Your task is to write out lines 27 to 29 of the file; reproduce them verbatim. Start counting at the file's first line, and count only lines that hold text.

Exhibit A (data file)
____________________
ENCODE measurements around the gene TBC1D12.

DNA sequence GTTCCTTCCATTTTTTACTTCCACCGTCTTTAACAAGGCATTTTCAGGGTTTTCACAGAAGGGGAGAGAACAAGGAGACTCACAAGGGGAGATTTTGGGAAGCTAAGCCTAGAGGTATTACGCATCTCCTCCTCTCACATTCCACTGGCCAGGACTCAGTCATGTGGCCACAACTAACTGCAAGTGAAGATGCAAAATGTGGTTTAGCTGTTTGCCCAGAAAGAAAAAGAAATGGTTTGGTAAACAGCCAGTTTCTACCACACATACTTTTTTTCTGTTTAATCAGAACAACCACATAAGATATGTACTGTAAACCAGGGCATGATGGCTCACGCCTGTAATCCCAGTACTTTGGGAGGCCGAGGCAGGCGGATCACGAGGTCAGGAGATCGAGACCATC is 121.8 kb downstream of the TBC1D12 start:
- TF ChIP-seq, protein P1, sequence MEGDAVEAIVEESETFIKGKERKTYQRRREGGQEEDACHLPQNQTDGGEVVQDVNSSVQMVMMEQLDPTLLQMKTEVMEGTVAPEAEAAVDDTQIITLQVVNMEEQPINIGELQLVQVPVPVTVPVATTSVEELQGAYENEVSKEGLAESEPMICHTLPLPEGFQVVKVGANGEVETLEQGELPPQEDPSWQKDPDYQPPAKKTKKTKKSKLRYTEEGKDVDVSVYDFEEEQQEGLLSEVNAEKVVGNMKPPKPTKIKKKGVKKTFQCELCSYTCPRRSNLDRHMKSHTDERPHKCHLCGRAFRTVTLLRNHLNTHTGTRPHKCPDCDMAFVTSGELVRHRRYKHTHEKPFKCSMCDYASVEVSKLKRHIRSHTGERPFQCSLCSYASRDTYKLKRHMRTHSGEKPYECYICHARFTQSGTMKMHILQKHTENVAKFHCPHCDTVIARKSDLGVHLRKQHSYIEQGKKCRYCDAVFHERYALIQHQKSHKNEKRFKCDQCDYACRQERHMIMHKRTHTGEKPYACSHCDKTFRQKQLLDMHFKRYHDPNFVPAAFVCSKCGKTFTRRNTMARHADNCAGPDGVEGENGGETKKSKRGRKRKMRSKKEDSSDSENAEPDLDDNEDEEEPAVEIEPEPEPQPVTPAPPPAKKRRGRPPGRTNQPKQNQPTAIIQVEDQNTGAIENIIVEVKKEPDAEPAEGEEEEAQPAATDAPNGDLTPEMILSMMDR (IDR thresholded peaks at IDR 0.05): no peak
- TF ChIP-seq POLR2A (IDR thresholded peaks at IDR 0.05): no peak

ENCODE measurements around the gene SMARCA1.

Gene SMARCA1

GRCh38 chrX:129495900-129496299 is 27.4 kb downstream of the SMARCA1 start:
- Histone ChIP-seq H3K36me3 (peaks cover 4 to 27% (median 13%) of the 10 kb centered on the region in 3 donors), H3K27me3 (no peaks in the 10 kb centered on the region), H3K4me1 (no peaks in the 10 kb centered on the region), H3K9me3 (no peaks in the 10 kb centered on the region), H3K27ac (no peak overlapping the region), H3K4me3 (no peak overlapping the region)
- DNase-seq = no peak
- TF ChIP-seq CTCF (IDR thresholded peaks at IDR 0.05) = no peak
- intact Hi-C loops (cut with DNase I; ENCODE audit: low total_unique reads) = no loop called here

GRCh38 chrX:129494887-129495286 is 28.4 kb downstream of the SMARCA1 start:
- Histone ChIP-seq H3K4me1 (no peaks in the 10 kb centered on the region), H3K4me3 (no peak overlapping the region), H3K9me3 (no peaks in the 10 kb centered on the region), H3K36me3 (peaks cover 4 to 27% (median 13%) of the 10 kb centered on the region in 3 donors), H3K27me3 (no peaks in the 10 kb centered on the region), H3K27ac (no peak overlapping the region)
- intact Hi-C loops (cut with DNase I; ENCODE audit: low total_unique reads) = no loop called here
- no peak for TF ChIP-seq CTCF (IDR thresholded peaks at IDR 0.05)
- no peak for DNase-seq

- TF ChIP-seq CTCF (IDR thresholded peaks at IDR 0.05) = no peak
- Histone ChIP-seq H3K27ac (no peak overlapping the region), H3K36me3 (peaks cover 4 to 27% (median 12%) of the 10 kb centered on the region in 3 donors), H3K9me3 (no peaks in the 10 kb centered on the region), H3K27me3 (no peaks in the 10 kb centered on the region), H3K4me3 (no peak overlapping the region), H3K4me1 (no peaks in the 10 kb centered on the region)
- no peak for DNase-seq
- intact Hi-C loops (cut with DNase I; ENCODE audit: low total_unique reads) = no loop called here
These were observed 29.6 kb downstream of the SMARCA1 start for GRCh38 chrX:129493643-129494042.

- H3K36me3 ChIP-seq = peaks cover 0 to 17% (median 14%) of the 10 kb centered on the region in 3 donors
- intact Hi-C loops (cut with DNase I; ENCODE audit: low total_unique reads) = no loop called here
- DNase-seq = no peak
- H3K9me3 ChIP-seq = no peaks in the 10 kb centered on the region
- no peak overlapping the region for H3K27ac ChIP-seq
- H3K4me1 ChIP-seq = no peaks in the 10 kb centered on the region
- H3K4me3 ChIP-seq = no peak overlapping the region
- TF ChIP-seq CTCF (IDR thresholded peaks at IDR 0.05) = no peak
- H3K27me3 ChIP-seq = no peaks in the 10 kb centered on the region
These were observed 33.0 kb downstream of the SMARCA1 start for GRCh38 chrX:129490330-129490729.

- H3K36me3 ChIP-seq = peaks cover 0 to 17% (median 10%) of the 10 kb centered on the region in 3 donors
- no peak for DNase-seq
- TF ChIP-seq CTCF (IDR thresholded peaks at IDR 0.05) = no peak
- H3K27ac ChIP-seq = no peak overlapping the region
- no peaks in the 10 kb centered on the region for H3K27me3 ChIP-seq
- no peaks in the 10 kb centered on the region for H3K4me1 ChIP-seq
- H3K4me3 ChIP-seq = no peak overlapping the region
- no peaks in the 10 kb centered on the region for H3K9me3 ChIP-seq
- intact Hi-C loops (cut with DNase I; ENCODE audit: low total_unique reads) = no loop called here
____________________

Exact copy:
- H3K4me1 ChIP-seq = no peaks in the 10 kb centered on the region
- H3K4me3 ChIP-seq = no peak overlapping the region
- TF ChIP-seq CTCF (IDR thresholded peaks at IDR 0.05) = no peak